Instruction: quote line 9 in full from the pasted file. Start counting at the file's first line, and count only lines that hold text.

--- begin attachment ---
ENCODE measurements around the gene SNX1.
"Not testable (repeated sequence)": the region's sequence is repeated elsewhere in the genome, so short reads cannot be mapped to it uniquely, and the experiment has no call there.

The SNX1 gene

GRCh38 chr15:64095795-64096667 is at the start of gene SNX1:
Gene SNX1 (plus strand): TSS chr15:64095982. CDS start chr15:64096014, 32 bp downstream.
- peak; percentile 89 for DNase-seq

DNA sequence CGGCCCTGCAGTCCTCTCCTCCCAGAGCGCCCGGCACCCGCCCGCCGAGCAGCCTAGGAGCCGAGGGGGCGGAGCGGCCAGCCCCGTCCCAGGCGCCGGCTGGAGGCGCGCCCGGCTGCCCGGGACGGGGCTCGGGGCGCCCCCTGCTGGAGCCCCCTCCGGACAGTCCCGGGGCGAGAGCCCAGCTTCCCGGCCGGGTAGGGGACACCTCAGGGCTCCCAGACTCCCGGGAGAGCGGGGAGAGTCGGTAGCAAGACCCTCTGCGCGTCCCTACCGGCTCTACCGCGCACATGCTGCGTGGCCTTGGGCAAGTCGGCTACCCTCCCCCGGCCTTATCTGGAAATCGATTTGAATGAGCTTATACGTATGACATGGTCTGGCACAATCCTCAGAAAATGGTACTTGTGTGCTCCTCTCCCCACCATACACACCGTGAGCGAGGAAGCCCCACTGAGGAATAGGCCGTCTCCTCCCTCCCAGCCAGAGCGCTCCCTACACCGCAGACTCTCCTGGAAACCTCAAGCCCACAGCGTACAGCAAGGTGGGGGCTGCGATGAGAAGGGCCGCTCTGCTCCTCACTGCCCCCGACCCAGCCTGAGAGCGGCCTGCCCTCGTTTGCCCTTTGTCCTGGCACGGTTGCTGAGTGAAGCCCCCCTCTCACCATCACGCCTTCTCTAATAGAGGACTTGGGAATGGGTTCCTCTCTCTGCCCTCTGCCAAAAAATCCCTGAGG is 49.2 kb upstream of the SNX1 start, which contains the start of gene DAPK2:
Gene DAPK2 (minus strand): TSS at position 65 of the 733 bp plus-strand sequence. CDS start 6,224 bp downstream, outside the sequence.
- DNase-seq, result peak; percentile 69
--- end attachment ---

- DNase-seq, result peak; percentile 69